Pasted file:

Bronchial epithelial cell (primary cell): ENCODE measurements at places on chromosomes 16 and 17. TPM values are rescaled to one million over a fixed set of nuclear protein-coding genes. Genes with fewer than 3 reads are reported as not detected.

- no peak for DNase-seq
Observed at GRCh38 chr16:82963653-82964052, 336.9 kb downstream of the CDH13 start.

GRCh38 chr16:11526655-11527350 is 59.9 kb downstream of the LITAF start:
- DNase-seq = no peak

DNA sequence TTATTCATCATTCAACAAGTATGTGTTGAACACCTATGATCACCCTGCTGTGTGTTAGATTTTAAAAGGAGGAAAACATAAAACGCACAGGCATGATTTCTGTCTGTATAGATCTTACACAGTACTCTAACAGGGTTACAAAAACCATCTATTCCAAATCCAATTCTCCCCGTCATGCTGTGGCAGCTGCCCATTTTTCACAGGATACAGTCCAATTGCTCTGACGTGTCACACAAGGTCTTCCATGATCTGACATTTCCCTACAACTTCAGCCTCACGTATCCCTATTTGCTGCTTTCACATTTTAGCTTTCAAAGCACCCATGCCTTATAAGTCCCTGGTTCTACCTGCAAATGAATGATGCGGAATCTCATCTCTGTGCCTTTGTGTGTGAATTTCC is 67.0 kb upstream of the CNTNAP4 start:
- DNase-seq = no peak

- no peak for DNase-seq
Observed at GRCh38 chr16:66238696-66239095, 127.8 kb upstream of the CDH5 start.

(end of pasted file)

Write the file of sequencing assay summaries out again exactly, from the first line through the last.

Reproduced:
Bronchial epithelial cell (primary cell): ENCODE measurements at places on chromosomes 16 and 17. TPM values are rescaled to one million over a fixed set of nuclear protein-coding genes. Genes with fewer than 3 reads are reported as not detected.

- no peak for DNase-seq
Observed at GRCh38 chr16:82963653-82964052, 336.9 kb downstream of the CDH13 start.

GRCh38 chr16:11526655-11527350 is 59.9 kb downstream of the LITAF start:
- DNase-seq = no peak

DNA sequence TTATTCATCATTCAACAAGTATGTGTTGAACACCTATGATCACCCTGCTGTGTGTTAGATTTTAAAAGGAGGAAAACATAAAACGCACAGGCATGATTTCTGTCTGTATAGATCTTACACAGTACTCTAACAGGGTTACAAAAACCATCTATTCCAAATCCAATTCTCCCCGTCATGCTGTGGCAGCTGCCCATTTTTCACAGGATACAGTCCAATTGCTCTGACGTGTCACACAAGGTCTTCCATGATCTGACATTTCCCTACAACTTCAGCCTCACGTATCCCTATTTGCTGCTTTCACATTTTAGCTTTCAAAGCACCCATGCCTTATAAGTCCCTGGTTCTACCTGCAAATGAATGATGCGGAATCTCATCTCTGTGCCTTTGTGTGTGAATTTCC is 67.0 kb upstream of the CNTNAP4 start:
- DNase-seq = no peak

- no peak for DNase-seq
Observed at GRCh38 chr16:66238696-66239095, 127.8 kb upstream of the CDH5 start.